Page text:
photo credit: Arkansas Farm Bureau, used with permission.
USDA released two big reports on Friday, March 31, 2023. Quarterly Grain Stocks addresses grain leftover from 2022. Prospective Plantings is an annual report that sets the tone for the new year by estimating harvest data and planted acres of principal crops and tobacco at the state level. These two survey-based reports set the tone for the marketing year and can be used for a wide variety of purposes by farmers, market analysts and others. This Market Intel will provide an overview of the content of these reports and implications for farmers getting ready to get into the field for spring planting 2023.
The Reports – what’s left over & what’s to come
The Quarterly Grain Stocks report is a survey-based document published four times per year. The survey addresses old crop stocks in two ways: location (state) and position (on-farm or off-farm storage). This particular report provided information on old crop U.S. grain stocks as of March 1, 2023. Grain stocks reports are subject to revisions which typically occur in the following quarterly report. USDA’s annual Prospective Plantings report is also a survey-based report but is published only once per year. This publication presents last year’s harvest data and anticipated planted acres for the marketing year for principal crops and tobacco.
Corn stocks on March 1, 2023, were estimated at 7.4 billion bushels, down 5% or 180 million bushels from March 1, 2022. This is about 69 million bushels below trade analysts’ average estimate.
USDA estimates farmers intend to plant 4% or 3.42 million more acres of corn than last year. This estimate comes out to about 92 million acres compared to trade analysts’ average estimate of 90.88 million acres.
Soybean stocks on March 1, 2023, were estimated at 1.69 billion bushels, down 13% or 240 million bushels from March 1, 2022. This number is about 57 million bushels below average analysts’ estimates of 1.74 billion bushels.
USDA estimates farmers intend to plant 87.5 million acres of soybeans. This is only slightly more than 2022 and unchanged in 15 of 29 states.
USDA estimates all old crop wheat stocks are 946 million bushels, down 8% from March 1, 2022. This was 12 million bushels above average analyst estimates of 934 million bushels.
USDA estimates farmers intend to plant 49.9 million acres of wheat in 2023. That’s 9% or 4.1 million acres more than 2022. Further, this number comes in higher than USDA’s February Grains and Oilseeds Outlook estimate of 49.5 million acres.
To further break down wheat estimates, USDA expects all wheat acres to include 10.6 million acres of spring wheat (down 2% from 2022), 37.5 million acres of winter wheat (up 13% from 2022) and 1.78 million acres of durum wheat (up 9% from 2022).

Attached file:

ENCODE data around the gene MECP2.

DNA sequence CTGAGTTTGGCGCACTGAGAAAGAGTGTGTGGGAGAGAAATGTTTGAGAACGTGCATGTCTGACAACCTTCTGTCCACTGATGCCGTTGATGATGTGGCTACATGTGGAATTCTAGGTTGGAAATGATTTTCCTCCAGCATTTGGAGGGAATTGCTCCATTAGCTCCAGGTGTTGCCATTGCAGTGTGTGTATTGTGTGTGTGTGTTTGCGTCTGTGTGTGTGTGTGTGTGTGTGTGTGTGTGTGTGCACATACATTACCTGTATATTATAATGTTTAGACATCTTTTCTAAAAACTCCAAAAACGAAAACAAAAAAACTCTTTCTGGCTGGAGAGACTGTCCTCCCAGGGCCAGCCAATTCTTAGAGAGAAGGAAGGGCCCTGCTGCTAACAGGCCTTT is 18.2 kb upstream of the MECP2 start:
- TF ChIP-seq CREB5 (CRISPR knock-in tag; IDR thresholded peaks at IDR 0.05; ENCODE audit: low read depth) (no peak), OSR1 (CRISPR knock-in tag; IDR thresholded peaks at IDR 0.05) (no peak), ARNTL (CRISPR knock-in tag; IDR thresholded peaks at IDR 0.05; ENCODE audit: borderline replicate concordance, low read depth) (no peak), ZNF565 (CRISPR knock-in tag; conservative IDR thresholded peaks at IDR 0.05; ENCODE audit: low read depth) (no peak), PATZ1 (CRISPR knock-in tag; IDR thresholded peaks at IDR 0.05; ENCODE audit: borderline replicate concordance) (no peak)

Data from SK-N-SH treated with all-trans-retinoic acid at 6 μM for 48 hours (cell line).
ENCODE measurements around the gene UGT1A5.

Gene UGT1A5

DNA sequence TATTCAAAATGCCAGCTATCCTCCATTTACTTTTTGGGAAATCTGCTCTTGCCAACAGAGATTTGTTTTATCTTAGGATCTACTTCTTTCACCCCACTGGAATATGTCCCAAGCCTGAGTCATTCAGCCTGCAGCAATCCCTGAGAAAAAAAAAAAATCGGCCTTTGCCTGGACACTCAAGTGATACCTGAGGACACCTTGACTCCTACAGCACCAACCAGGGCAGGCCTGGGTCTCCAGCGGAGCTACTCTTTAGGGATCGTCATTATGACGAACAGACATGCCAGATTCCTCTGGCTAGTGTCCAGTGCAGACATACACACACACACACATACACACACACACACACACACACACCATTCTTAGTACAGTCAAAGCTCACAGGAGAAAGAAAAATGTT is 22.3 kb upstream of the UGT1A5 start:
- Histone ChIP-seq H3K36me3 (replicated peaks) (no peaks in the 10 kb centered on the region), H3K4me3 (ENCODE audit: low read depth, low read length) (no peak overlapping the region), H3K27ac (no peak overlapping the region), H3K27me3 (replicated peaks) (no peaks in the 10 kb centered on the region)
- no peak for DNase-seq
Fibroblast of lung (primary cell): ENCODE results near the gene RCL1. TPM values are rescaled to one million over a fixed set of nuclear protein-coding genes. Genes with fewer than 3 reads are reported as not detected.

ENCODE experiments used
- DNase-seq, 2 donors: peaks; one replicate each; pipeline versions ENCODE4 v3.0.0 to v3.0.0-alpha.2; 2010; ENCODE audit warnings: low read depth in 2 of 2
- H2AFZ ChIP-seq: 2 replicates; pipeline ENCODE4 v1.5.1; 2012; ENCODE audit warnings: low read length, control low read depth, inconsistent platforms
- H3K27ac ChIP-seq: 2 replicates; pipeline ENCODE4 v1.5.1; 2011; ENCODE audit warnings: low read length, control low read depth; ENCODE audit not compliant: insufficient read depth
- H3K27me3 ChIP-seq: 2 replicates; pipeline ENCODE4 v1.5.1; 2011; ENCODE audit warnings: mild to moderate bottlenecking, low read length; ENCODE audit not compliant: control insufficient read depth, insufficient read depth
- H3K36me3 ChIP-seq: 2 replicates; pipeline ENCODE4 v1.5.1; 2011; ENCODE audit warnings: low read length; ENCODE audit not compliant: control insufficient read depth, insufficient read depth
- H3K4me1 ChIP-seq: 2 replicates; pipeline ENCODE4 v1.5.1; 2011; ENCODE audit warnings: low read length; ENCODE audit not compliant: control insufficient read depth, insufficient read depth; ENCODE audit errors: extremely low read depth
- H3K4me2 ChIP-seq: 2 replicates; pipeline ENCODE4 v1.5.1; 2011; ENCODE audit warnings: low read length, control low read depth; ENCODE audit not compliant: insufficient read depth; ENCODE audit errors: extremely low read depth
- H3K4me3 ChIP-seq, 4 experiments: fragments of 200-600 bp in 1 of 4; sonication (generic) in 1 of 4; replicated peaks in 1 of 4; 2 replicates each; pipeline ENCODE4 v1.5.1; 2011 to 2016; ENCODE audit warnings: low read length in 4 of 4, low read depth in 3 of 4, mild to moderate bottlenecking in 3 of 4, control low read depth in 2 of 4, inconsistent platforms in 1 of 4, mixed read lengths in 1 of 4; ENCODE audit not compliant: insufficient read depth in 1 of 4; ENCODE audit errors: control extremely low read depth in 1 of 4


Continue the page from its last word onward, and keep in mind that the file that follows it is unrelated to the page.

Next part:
USDA estimates that farmers will plant 11.3 million acres of cotton in 2023. This is down 18% from 13.76 million acres planted in 2022. However, this number comes as a bit of a surprise as it is 350,000 acres more than their February Cotton Outlook estimate. Cotton is a staple crop in the Southern United States where it often competes for acres with corn and soybeans. Upland cotton is forecasted to make up 11.1 million acres of the total which is 18% below 2022. American Pima is estimated to make up the remaining 154,000 acres, down 16% from the 183,000 acres planted in 2022.
Analysis & Conclusions
This is a complicated time of year to evaluate crop markets. Traders, analysts and producers will spend time evaluating USDA WASDE numbers against Quarterly Grain Stocks, Prospective Plantings and global export situations to try to develop marketing plans and prepare for what lies ahead.
USDA’s Ag Outlook Forum estimated larger corn production for 2023 with a crop estimate of 15.085 billion bushels. If we use last year’s harvest percentage of 91.32% and multiply this by expected acres and a trendline yield of 181.5 bushels per acre, we have an estimated crop size of 15.25 billion bushels. If we add in grain stocks and imports from USDA’s Grains and Oilseeds Outlook, the crop size comes in at 16.54 billion bushels. Bottom line – this is a bearish number for corn.
Since USDA’s soybean acreage is largely unchanged, weather and demand factors will play a bigger role in directing soybean prices until spring planting wraps up. Soybean stocks on the other hand, came in much lower than expected. The 1.69-billion-bushel stocks number is 247 million bushels below March 1, 2022.
Wheat acreage was a surprise with planted acres forecasted 400,000 higher than USDA’s February estimate. This is substantially higher than analyst expectations that were much closer to last year’s 45.74 million acres.
On the acreage side of things, there are some new weather concerns that may affect planting as we head toward spring. Much of the Dakotas remain covered in snow and more is in the forecast for the upper Midwest this week. This may lead to planting delays due to cool soil temperatures and wet conditions. These uncertainties could potentially trigger farmers to adjust cropping plans or eventually lead to prevented plant acres in the days ahead.